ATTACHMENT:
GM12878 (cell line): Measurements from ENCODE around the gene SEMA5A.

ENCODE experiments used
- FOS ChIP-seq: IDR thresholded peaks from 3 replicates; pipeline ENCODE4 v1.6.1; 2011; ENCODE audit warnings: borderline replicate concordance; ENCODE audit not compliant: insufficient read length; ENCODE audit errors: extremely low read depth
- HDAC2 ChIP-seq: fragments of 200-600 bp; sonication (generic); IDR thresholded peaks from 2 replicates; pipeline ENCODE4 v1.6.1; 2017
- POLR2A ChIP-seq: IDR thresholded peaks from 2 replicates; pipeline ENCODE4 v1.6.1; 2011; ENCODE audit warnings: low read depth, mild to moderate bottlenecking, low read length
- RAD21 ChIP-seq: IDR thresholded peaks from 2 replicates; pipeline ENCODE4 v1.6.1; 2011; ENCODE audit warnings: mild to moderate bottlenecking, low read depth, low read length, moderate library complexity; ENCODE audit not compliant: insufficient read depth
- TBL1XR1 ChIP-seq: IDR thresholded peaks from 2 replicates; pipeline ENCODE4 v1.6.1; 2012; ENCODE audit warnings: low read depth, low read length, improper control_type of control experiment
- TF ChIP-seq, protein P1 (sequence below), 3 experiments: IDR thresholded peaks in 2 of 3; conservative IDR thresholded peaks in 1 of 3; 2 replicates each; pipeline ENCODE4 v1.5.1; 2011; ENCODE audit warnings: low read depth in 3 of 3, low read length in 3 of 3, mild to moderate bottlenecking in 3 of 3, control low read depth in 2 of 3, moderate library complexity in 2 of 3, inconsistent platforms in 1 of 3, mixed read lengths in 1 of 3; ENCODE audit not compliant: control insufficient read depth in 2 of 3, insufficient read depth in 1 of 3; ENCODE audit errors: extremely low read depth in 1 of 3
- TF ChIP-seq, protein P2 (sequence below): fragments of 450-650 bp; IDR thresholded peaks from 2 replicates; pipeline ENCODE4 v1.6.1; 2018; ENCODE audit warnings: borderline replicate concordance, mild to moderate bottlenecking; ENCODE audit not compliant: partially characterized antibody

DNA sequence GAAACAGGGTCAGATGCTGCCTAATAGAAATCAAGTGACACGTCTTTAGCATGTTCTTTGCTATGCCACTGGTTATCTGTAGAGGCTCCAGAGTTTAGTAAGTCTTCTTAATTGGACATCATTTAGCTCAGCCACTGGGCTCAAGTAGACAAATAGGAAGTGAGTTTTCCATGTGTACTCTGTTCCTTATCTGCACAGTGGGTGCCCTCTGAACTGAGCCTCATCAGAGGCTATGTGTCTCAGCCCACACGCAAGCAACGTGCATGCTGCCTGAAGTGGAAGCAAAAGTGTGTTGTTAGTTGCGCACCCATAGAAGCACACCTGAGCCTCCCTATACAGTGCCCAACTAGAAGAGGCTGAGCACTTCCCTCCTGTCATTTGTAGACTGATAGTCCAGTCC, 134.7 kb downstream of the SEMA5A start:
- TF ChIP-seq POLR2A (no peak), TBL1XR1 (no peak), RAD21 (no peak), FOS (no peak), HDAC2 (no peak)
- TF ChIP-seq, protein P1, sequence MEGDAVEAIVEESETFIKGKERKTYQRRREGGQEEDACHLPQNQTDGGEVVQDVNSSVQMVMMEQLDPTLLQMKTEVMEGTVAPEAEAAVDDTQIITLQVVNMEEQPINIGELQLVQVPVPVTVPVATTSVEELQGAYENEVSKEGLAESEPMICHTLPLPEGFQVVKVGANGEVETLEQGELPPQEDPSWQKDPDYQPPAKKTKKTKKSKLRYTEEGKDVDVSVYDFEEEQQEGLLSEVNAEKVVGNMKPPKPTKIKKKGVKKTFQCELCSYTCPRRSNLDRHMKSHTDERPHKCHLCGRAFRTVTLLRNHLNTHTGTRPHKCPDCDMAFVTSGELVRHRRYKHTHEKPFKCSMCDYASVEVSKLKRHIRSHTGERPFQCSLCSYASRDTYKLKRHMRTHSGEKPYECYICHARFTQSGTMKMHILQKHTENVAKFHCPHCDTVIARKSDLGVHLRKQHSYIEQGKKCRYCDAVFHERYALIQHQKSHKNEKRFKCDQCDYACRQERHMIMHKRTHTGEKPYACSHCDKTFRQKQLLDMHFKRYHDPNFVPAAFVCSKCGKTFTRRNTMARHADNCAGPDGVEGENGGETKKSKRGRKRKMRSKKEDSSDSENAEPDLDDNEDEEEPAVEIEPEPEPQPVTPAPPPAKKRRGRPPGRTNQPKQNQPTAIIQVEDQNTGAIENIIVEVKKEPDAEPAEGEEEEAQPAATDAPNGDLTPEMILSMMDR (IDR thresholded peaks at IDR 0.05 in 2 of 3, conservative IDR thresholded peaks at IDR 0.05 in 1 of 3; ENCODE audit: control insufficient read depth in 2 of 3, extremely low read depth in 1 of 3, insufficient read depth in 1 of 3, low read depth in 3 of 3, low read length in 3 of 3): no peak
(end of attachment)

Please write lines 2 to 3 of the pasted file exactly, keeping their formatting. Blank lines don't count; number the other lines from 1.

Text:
ENCODE experiments used
- FOS ChIP-seq: IDR thresholded peaks from 3 replicates; pipeline ENCODE4 v1.6.1; 2011; ENCODE audit warnings: borderline replicate concordance; ENCODE audit not compliant: insufficient read length; ENCODE audit errors: extremely low read depth